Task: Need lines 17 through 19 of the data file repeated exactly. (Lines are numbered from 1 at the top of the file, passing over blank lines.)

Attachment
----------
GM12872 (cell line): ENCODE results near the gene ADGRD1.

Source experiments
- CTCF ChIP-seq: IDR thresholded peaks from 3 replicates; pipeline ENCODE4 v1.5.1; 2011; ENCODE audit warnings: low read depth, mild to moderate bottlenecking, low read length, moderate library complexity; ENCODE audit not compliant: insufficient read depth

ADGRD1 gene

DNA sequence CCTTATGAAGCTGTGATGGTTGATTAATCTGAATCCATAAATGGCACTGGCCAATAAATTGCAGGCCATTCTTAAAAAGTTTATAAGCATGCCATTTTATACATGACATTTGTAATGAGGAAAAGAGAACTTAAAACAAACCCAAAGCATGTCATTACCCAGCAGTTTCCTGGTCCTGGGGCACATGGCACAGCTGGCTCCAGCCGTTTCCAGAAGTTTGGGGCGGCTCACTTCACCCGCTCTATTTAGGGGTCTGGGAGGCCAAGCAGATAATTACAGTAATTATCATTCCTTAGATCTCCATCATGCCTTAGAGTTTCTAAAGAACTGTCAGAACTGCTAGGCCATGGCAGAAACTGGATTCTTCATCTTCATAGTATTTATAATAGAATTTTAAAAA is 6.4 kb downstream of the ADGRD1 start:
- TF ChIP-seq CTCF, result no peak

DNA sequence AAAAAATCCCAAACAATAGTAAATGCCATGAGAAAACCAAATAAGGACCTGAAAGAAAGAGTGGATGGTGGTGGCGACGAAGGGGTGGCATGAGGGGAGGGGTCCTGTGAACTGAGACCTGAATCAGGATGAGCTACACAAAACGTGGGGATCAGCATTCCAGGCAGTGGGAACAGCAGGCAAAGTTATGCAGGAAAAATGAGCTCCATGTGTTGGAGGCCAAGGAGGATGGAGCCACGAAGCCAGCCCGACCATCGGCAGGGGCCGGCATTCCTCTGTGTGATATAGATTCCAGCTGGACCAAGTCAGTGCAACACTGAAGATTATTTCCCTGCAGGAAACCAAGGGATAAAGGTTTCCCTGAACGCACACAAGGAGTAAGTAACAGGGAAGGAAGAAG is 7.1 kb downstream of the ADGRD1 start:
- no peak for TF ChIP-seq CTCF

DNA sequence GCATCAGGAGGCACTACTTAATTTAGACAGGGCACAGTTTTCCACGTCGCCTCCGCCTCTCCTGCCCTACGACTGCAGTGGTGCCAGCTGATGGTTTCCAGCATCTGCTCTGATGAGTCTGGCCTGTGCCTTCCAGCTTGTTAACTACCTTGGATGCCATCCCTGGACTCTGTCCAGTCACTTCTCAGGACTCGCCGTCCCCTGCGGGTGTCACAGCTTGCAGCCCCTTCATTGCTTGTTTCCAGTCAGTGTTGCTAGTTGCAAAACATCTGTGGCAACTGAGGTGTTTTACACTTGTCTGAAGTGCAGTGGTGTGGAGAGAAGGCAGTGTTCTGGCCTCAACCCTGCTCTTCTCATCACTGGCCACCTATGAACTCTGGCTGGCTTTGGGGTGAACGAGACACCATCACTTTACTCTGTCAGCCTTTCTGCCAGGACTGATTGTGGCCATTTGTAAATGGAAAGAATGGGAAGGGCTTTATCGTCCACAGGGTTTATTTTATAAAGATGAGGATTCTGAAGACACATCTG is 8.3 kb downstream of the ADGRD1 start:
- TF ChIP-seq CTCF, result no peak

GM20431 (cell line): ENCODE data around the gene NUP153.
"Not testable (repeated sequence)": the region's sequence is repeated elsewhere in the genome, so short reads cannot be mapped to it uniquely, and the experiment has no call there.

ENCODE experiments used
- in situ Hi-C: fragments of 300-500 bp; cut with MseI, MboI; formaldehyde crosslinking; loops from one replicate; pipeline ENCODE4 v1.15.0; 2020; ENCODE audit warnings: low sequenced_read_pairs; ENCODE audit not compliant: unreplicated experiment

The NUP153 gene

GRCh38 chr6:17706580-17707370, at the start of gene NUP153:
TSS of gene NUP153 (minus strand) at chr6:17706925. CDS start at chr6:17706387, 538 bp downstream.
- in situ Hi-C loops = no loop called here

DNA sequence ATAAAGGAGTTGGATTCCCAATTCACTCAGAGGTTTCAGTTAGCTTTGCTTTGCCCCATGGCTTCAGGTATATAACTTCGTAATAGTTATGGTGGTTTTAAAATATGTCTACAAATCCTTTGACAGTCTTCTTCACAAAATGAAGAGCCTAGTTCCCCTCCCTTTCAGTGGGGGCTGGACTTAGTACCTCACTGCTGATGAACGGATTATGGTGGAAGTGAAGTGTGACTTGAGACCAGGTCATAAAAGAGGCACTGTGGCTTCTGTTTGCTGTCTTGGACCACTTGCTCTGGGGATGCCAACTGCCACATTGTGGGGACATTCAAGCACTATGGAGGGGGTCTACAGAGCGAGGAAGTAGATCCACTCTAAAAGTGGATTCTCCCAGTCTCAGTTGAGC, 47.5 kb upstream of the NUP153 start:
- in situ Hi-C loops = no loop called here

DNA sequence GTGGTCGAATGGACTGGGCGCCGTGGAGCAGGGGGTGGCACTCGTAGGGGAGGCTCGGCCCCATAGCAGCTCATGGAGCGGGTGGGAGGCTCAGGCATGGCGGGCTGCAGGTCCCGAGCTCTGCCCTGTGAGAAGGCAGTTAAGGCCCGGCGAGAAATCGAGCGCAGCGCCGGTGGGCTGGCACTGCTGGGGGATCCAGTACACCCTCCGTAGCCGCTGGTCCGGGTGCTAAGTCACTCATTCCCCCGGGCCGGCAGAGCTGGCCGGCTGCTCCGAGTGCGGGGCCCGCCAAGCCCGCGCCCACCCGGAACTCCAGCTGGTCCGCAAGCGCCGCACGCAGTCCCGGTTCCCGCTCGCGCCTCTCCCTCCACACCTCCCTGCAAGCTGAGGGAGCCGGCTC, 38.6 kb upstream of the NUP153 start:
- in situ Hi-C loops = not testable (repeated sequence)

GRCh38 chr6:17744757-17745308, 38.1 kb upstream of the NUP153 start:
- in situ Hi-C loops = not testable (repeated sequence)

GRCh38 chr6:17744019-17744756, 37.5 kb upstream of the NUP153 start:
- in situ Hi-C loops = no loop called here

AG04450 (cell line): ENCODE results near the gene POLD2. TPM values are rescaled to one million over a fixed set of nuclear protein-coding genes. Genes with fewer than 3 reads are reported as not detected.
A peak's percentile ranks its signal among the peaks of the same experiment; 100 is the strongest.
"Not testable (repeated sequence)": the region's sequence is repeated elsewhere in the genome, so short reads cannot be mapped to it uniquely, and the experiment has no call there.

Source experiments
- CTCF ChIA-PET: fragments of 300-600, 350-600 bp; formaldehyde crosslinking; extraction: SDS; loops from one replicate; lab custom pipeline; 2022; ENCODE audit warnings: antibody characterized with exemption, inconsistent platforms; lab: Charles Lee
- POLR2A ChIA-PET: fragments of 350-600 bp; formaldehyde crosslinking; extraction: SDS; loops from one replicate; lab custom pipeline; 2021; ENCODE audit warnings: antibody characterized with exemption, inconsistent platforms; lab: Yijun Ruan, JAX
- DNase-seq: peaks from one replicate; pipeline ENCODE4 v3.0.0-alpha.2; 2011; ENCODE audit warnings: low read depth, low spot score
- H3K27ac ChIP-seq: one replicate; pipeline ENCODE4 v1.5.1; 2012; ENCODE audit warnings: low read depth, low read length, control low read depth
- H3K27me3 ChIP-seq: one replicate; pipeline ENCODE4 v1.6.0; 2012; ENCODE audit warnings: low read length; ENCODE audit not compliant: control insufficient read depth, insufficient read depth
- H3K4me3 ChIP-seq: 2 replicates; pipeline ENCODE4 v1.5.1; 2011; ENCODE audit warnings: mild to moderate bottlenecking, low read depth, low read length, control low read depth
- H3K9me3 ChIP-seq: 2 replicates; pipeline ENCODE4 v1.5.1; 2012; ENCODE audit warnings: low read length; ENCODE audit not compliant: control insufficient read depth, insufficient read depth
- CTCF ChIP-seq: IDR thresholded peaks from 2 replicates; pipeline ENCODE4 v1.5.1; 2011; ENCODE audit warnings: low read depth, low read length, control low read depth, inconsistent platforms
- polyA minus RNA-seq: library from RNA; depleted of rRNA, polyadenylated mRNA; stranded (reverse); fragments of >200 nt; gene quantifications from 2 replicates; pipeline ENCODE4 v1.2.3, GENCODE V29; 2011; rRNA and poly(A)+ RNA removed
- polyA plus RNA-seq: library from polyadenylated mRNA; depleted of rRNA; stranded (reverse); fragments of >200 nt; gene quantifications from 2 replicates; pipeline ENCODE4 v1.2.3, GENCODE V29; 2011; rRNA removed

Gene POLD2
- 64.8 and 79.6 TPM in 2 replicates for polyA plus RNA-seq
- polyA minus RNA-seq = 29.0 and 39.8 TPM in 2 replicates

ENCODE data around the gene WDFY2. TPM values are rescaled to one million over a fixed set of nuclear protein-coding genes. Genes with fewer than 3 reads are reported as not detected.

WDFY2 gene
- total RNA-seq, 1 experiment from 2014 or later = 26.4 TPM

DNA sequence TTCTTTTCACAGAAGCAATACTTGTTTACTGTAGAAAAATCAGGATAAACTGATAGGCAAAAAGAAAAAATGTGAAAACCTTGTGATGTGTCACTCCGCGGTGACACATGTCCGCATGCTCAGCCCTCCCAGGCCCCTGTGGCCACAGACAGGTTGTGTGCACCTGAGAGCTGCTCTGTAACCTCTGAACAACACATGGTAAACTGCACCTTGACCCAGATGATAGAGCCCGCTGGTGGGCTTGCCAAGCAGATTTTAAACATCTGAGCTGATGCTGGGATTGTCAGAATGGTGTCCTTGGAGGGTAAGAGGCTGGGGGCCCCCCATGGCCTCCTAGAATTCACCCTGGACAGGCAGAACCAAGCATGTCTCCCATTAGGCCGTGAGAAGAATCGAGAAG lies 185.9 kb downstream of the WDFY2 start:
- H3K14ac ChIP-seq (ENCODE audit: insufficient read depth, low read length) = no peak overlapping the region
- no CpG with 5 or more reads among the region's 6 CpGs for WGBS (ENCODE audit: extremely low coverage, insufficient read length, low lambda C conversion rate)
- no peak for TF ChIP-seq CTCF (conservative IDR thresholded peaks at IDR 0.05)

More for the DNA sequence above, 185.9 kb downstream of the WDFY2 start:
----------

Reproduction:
TSS of gene NUP153 (minus strand) at chr6:17706925. CDS start at chr6:17706387, 538 bp downstream.
- in situ Hi-C loops = no loop called here

DNA sequence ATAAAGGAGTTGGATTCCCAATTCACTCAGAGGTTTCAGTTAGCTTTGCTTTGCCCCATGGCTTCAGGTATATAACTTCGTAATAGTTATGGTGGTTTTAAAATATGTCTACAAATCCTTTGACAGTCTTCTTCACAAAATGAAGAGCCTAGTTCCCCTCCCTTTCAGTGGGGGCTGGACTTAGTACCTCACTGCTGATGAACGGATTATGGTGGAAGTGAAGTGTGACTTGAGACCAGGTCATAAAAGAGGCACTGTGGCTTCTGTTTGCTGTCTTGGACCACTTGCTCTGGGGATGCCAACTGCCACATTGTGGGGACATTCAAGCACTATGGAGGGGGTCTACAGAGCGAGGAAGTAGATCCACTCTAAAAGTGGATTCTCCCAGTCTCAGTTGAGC, 47.5 kb upstream of the NUP153 start: